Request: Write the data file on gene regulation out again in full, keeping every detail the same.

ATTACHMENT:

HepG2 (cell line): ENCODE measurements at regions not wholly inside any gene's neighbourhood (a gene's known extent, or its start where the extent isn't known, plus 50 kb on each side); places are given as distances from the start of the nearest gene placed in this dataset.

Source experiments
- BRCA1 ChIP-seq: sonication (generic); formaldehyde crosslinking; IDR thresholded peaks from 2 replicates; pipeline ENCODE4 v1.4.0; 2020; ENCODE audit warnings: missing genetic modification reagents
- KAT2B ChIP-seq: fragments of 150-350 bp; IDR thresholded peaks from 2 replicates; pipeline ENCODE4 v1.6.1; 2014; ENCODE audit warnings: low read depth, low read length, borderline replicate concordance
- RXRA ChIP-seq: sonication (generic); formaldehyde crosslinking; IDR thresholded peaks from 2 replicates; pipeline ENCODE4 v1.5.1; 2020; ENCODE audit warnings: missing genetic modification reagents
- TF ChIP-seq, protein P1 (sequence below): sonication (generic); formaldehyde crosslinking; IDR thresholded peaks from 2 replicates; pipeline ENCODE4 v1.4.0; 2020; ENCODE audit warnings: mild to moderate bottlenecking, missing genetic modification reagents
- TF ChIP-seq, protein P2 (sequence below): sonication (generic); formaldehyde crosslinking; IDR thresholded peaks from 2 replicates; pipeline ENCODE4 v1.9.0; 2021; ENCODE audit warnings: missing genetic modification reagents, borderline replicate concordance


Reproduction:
HepG2 (cell line): ENCODE measurements at regions not wholly inside any gene's neighbourhood (a gene's known extent, or its start where the extent isn't known, plus 50 kb on each side); places are given as distances from the start of the nearest gene placed in this dataset.

Source experiments
- BRCA1 ChIP-seq: sonication (generic); formaldehyde crosslinking; IDR thresholded peaks from 2 replicates; pipeline ENCODE4 v1.4.0; 2020; ENCODE audit warnings: missing genetic modification reagents
- KAT2B ChIP-seq: fragments of 150-350 bp; IDR thresholded peaks from 2 replicates; pipeline ENCODE4 v1.6.1; 2014; ENCODE audit warnings: low read depth, low read length, borderline replicate concordance
- RXRA ChIP-seq: sonication (generic); formaldehyde crosslinking; IDR thresholded peaks from 2 replicates; pipeline ENCODE4 v1.5.1; 2020; ENCODE audit warnings: missing genetic modification reagents
- TF ChIP-seq, protein P1 (sequence below): sonication (generic); formaldehyde crosslinking; IDR thresholded peaks from 2 replicates; pipeline ENCODE4 v1.4.0; 2020; ENCODE audit warnings: mild to moderate bottlenecking, missing genetic modification reagents
- TF ChIP-seq, protein P2 (sequence below): sonication (generic); formaldehyde crosslinking; IDR thresholded peaks from 2 replicates; pipeline ENCODE4 v1.9.0; 2021; ENCODE audit warnings: missing genetic modification reagents, borderline replicate concordance